Exposure to Pertussis

Occupational Health Clinic
March 29, 2012

What is pertussis and how is it spread? Pertussis is a bacterial infection of the respiratory tract which generally begins with mild upper respiratory symptoms and can progress to severe attacks of coughing (paroxysmal stage), often with a characteristic inspiratory whoop. It is caused by Bordetella pertussis. Transmission occurs by close contact with respiratory secretions from an infected person.

Working with Radioactive Iodine

Occupational Health Clinic
September 27, 2011

When patients are treated with radioactive iodine, their blood and body fluids such as urine and vomit can contain the radioactive drug. Caregivers should understand the risks of exposure. There are two different types of radiation risks: Thyroid exposure: Having the radioactive iodine absorbed by your thyroid gland. External beam radiation: Getting radiation exposure from the contaminated body fluids, just like you would from an X-ray. Preventing thyroid exposure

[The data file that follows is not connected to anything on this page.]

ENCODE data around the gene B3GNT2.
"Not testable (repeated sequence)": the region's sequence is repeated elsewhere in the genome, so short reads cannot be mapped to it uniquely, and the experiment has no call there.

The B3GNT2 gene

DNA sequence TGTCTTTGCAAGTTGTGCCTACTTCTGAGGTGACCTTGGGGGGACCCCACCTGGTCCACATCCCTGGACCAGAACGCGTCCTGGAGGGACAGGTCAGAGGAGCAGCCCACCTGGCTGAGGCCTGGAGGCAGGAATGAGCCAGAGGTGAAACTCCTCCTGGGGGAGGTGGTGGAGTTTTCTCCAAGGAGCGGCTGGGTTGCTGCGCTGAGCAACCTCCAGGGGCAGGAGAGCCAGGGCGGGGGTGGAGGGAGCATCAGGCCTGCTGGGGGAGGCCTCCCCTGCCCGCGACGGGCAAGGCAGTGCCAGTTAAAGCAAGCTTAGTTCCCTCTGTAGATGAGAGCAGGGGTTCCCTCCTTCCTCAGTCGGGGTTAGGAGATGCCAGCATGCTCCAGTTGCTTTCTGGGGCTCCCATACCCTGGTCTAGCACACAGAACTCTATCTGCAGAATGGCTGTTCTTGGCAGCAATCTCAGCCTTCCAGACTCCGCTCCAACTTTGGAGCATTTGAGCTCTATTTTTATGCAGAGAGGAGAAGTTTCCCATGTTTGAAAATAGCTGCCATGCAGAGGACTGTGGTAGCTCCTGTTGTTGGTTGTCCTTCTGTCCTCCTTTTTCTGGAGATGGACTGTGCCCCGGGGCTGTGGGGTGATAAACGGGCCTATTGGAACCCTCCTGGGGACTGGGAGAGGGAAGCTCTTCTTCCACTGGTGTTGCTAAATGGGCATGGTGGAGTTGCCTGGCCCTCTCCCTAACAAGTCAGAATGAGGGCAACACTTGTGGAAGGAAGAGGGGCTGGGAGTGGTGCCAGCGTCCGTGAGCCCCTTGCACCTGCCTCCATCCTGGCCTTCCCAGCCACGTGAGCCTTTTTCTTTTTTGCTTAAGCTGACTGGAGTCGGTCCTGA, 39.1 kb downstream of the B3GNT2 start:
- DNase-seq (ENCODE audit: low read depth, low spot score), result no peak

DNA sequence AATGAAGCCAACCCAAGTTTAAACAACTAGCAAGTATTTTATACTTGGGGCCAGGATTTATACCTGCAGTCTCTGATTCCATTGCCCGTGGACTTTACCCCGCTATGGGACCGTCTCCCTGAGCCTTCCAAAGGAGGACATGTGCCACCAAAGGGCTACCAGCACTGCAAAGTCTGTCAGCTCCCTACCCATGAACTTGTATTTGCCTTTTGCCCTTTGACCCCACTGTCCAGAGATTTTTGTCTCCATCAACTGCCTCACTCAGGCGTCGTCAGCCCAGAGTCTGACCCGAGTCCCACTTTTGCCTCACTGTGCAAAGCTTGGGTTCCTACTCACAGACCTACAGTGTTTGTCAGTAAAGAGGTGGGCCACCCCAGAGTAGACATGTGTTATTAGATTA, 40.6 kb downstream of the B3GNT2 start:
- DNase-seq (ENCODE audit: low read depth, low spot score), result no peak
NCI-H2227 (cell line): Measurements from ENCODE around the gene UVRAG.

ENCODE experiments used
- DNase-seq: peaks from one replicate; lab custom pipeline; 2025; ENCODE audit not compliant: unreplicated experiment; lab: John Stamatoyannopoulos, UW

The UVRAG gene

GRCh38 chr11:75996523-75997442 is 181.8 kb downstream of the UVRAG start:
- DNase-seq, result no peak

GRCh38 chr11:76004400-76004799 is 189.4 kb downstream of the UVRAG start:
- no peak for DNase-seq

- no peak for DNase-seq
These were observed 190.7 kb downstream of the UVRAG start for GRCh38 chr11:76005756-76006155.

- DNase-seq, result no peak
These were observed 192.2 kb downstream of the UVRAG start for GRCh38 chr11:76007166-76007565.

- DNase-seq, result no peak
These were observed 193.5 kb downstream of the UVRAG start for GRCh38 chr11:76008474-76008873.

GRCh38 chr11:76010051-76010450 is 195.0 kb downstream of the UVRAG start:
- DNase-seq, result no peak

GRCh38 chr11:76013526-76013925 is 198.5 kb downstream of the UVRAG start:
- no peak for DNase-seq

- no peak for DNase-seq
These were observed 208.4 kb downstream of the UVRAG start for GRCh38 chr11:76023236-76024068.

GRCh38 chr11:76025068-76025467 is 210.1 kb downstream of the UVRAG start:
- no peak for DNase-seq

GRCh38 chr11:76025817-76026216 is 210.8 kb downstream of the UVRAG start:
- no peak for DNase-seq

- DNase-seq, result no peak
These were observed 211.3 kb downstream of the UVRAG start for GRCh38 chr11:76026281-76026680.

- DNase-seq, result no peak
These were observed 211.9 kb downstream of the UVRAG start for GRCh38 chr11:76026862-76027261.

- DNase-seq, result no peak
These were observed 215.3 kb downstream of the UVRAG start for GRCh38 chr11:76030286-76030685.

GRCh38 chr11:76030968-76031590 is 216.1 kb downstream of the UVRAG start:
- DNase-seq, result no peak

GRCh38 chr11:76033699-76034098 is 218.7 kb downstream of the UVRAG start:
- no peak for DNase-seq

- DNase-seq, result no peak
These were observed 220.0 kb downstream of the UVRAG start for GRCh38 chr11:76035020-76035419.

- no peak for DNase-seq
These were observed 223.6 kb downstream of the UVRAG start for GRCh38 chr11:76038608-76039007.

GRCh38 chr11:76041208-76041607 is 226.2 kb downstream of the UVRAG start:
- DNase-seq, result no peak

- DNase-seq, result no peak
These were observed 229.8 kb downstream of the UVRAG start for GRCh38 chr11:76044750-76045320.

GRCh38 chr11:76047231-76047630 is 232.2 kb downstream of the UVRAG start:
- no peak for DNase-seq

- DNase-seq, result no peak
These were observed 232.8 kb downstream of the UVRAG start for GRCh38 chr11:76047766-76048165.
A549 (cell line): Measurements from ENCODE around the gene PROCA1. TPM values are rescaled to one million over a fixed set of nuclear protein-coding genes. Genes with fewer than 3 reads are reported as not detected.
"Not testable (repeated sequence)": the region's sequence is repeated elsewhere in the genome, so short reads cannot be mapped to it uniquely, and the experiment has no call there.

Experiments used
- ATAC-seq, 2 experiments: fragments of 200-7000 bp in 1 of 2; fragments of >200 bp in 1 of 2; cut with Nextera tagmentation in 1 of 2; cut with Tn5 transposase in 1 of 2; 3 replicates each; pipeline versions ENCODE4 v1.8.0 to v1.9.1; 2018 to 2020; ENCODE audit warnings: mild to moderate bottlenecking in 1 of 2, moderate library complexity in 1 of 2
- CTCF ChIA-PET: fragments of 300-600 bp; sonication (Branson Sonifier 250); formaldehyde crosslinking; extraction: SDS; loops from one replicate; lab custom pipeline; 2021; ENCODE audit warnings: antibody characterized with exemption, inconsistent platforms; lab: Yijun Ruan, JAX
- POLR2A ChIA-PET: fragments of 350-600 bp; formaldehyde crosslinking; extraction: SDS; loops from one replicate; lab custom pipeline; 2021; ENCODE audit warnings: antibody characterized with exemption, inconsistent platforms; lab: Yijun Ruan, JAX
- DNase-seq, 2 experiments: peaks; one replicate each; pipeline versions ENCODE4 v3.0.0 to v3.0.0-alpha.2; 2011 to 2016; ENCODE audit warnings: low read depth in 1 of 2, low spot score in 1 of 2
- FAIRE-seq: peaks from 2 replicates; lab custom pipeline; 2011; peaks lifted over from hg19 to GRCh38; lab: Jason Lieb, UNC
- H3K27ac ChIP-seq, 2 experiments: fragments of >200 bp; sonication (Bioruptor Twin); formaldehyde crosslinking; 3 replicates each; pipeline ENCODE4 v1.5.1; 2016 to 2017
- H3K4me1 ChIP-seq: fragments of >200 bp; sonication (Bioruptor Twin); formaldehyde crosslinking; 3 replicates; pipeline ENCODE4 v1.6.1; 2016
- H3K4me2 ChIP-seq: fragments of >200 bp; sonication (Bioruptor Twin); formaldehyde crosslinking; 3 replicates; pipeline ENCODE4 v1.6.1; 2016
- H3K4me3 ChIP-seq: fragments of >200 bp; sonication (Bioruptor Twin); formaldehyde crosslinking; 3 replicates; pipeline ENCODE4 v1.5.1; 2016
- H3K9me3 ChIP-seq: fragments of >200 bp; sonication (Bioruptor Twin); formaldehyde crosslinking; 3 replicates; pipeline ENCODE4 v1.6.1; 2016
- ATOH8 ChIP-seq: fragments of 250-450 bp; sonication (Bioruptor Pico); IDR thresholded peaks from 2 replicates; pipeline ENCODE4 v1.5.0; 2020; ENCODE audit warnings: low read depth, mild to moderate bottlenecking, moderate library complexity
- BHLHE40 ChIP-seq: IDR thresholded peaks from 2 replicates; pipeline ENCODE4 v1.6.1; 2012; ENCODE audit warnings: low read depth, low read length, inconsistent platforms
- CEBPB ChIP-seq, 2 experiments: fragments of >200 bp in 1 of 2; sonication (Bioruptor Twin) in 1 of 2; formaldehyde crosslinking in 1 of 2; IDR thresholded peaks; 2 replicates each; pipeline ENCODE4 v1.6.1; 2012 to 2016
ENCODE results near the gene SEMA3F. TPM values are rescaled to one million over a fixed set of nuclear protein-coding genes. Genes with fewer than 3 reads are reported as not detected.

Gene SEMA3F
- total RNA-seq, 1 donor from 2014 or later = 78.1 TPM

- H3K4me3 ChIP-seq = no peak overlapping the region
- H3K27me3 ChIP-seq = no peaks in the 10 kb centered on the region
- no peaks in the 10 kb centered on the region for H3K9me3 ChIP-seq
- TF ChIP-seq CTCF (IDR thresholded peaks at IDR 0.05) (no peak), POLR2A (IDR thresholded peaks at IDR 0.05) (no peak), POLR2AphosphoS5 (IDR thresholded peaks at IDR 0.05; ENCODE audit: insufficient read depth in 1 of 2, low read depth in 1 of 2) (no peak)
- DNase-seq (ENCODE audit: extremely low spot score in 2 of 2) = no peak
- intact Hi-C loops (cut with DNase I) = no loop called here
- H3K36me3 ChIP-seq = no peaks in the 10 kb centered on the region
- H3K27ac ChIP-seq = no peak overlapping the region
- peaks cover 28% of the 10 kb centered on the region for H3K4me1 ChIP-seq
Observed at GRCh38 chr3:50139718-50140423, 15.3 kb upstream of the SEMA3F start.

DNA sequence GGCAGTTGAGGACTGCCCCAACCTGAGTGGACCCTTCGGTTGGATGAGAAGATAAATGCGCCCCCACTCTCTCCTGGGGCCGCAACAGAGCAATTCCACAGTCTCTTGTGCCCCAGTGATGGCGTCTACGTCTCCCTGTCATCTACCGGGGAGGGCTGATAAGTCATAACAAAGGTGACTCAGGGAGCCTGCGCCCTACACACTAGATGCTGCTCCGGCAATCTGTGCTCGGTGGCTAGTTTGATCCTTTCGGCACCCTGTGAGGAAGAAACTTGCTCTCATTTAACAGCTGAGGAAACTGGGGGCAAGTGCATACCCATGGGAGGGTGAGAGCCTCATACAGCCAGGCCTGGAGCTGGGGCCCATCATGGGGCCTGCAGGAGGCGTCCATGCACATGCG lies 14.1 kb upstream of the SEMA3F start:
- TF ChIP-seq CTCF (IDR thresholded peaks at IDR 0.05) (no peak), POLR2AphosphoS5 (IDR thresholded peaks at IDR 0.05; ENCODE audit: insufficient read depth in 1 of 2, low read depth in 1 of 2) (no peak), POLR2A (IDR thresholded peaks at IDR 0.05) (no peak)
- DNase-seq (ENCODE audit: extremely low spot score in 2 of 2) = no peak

Working With Formaldehyde

Occupational Health Clinic
September 27, 2011

Formaldehyde is a chemical used in embalming and tissue preservation, as well as in cold sterilization. Acute exposure to formaldehyde may result in pulmonary edema (fluid in the lungs), central nervous system (CNS) depression, or pneumonitis (inflammation of the lung tissue). Chronic exposure may cause irritation of the skin, mucous membranes or respiratory tract. Repeated exposure to formaldehyde may result in an allergic response. It is also a potential carcinogen. Primary exposure routes are inhalation and skin absorption.

Varicella (Chicken Pox)

Occupational Health Clinic
September 27, 2011

Chickenpox is normally a fairly mild childhood illness caused by the varicella virus. Humans are the only source of infection for this highly contagious virus. Humans are infected by person to person transmission when virus comes in contact with upper respiratory tract or eyes and by contact with lesion drainage from someone with chickenpox.

Simian Herpes B

Occupational Health Clinic
September 27, 2011

Herpes B (also known as Macacine herpesvirus 1 or Cercopithecine herpesvirus 1) is a virus carried by certain monkeys called macaques. When the monkey gets herpes B virus, it makes a blister on or near the monkey's lips. After the blister heals, the virus hides inside the monkey and you would not know the monkey has had the virus. The virus may be in its mouth, hands or other body parts. When a monkey bites, scratches, or spits on a worker, the virus may pass to that worker. Herpes B virus does not make monkeys very sick but can make people very sick and even cause death.